Electronic transport models for conducting polymers (CPs) and blends focus on the arrangement of conjugated chains, while the contributions of the nominally insulating components to transport are largely ignored. In this work, an archetypal CP blend is used to demonstrate that the chemical structure of the non-conductive component has a substantial effect on charge carrier mobility. Upon diluting a CP with excess insulator, blends with as high as 97.4 wt % insulator can display carrier mobilities comparable to some pure CPs such as polyaniline and low regioregularity P3HT. In this work, we develop a single, multiscale transport model based on the microstructure of the CP blends, which describes the transport properties for all dilutions tested. The results show that the high carrier mobility of primarily insulator blends results from the inclusion of aromatic rings, which facilitate long-range tunneling (up to ca. 3 nm) between isolated CP chains. This tunneling mechanism calls into question the current paradigm used to design CPs, where the solubilizing or ionically conducting component is considered electronically inert. Indeed, optimizing the participation of the nominally insulating component in electronic transport may lead to enhanced electronic mobility and overall better performance in CPs.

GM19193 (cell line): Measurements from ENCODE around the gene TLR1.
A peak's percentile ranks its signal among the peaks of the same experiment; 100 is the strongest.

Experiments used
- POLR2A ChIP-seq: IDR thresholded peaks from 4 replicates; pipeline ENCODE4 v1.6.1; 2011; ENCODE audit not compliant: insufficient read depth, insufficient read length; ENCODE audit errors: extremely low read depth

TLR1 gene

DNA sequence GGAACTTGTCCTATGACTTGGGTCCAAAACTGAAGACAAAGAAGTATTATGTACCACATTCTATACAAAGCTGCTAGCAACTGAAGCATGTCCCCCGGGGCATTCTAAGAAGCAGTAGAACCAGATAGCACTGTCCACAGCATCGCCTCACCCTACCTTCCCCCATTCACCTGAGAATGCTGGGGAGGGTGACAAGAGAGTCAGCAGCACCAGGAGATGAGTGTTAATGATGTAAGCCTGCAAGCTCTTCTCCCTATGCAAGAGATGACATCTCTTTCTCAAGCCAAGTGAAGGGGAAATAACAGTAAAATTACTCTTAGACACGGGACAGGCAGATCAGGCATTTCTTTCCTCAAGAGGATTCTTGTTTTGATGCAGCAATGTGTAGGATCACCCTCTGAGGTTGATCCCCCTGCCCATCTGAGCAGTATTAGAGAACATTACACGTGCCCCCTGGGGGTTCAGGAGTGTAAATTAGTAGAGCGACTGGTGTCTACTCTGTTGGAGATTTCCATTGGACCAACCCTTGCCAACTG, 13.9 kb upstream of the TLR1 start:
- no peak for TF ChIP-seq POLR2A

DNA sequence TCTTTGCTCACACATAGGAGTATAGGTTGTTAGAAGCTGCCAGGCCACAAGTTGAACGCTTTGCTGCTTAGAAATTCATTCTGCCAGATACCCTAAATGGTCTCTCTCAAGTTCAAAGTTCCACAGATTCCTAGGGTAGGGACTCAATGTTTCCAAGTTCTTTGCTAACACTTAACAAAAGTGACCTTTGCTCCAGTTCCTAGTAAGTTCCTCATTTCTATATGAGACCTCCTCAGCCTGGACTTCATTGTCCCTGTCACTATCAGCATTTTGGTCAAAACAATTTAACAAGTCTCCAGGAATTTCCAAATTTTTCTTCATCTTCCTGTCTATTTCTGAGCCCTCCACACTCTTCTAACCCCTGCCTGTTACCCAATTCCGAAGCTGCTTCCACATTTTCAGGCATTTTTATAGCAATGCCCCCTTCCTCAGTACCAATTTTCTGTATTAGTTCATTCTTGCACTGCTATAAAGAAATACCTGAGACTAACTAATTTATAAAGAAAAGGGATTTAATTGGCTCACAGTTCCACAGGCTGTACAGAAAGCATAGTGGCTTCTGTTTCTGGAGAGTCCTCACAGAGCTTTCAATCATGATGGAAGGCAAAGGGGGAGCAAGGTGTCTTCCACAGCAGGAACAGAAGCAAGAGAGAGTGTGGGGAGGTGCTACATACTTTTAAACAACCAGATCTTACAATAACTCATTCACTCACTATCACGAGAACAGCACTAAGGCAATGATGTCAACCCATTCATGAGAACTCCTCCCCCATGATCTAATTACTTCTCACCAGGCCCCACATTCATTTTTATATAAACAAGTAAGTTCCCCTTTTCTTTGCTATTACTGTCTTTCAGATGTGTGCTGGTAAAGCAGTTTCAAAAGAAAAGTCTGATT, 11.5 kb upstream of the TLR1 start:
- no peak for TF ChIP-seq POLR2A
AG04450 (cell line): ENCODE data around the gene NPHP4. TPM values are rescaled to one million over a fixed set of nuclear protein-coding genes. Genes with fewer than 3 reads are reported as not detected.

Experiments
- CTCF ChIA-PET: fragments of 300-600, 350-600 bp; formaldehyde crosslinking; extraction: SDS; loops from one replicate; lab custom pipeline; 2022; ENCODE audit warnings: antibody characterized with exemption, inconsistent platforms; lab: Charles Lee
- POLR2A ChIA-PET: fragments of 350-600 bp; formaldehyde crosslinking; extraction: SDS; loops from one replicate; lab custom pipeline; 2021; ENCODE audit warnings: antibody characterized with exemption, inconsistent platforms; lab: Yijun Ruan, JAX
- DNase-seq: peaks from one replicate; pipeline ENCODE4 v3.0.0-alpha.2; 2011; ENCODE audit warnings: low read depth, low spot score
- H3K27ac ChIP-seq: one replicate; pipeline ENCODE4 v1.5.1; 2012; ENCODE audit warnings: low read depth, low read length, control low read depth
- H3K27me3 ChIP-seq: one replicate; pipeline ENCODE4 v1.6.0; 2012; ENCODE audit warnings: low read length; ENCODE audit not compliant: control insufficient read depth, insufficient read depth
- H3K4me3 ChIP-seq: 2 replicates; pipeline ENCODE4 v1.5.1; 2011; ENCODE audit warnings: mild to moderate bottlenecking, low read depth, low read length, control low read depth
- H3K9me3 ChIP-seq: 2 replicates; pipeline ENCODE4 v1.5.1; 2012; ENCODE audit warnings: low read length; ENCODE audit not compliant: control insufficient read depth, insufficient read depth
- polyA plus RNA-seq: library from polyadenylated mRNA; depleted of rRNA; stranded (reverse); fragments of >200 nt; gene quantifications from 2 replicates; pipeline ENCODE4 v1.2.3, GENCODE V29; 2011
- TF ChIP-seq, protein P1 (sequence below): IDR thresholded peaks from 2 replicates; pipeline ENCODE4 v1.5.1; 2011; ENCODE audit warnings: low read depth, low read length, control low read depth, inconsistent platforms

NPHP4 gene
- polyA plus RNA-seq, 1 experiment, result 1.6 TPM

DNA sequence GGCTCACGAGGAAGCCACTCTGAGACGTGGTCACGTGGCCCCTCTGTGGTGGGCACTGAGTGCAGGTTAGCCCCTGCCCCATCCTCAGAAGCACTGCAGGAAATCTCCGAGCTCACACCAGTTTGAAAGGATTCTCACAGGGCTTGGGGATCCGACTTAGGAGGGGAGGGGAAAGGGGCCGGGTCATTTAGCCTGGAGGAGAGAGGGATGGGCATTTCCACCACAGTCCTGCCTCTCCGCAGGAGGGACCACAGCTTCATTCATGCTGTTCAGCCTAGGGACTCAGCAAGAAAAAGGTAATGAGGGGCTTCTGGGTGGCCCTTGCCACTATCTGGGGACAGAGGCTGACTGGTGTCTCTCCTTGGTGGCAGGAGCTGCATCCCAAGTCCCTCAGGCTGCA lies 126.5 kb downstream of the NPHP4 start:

- Colloid and Surface Chemistry